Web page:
Source: cei.washington.edu, Dec 14
Two Northwest organizations representing the clean energy business community, the CleanTech Alliance and the Northwest Environmental Business Council (NEBC), have presented Michael Pomfret, managing director of the Washington Clean Energy Testbeds, with their 2018 Energy Leadership Achievement Award. The honor recognizes Pomfret’s work to accelerate the pace of cleantech commercialization in the region and beyond at the Testbeds. Pomfret oversaw the development of this open-access facility for prototyping, testing, and validating solar, battery, and system software/ hardware integration technologies, from construction, through opening in 2017, to tremendous first-year growth.
The award was announced at the Energy Leadership Summit, where 400 industry leaders and policymakers from across the Northwest convened to address current challenges and future opportunities for clean energy. The CleanTech Alliance and NEBC highlighted Pomfret’s accomplishments in not only establishing a state-of-the art facility to help users de-risk a cleantech concept, but also his work to create a supportive home for cleantech innovators to grow and attract investors to the region.
“This award from clean energy industry leaders is an acknowledgement that, in a very short time, we have created an important facility for cleantech innovation in the Northwest,” said Pomfret. “I’m honored to receive this award and to work on behalf of UW researchers and businesses accelerating a clean energy future. I’m also proud that the Testbeds have attracted companies globally to do work here, and both in-state and out-of-state companies have hired UW graduates to work at the facility to advance product development.”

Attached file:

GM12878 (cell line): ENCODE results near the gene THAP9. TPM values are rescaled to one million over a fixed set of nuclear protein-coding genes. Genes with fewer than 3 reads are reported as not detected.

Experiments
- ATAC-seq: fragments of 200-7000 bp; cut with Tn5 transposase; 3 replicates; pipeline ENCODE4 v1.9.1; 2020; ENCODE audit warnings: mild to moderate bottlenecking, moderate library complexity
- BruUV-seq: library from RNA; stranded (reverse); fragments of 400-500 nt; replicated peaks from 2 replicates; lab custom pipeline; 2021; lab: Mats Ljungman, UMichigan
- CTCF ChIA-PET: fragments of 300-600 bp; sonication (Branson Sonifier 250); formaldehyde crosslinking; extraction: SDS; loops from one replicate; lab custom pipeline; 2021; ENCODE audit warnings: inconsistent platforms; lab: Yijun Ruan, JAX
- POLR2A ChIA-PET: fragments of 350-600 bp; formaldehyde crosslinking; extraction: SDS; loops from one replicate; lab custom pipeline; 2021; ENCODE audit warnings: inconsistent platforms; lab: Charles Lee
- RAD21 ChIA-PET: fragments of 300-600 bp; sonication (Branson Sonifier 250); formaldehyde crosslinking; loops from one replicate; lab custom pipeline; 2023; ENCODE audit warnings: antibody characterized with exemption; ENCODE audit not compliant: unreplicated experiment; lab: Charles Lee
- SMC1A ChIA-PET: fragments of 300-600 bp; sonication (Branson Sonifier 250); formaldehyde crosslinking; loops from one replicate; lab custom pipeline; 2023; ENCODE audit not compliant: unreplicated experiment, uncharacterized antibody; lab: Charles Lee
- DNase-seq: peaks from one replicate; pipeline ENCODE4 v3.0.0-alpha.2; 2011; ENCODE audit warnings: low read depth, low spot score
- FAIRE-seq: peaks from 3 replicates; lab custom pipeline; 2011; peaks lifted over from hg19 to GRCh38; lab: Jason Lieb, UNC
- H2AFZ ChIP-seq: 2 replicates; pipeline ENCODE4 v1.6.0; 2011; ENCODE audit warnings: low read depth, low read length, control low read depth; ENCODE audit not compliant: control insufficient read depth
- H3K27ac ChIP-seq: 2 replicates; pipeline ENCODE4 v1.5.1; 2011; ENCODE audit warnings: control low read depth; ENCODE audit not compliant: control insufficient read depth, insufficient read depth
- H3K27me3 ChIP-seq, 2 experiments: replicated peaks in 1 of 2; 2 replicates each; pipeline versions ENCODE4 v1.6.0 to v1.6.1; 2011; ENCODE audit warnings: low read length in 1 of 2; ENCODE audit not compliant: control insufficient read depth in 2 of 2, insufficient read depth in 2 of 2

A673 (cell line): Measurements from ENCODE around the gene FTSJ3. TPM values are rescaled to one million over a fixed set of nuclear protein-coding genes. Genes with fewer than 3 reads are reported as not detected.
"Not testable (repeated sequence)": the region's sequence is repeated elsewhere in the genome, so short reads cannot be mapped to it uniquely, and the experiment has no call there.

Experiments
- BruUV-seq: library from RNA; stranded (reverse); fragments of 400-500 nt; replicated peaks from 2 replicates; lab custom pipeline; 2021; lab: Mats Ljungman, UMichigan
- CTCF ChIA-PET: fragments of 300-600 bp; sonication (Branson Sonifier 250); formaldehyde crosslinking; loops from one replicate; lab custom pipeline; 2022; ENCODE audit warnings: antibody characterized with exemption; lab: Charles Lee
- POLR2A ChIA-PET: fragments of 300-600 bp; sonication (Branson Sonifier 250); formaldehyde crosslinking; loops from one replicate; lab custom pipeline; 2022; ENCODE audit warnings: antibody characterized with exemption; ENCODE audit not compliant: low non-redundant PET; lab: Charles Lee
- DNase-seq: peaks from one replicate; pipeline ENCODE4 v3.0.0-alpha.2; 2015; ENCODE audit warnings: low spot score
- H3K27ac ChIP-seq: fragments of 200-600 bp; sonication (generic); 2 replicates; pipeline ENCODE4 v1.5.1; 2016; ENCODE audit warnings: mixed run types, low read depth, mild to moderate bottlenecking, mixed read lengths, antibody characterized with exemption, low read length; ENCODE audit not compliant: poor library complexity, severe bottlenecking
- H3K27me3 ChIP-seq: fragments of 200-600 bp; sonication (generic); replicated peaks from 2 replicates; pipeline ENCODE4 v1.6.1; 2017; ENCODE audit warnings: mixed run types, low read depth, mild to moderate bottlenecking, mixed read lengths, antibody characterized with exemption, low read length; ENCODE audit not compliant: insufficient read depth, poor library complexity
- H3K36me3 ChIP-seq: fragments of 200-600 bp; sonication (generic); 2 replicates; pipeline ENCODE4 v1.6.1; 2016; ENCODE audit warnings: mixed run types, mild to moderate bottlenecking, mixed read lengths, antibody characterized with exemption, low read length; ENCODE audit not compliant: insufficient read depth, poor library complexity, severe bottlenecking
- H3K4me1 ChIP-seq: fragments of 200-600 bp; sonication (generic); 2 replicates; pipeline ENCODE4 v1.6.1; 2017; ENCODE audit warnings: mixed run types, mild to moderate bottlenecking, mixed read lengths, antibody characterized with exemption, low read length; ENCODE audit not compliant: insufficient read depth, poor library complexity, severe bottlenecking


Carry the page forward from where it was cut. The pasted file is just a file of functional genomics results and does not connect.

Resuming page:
“Mike has become an invaluable member of the Pacific Northwest cleantech community, and we can’t agree more that he deserves this recognition for his leadership at the Testbeds,” said Daniel Schwartz, director of the UW Clean Energy Institute (CEI), the organization that operates the Testbeds. “He has helped make the Testbeds into a dynamic realization of CEI’s goals, showing that partnerships between researchers and innovators in the private sector are a viable and fruitful pathway for cleantech.”
The Washington Clean Energy Testbeds serves a growing community of over 210 active users. This includes 29 cleantech startups, mid-size companies, and major corporations like Microsoft, as well as University of Washington (UW) scientists and engineers. Additionally, five of those 29 companies have operations based at the Testbeds where they use the facility’s instruments, trained experts, and networks to build their startups or develop new product lines. Testbeds users pay a per-use fee to use state-of-the-art instruments and access UW staff. External users retain all intellectual property developed at the Testbeds.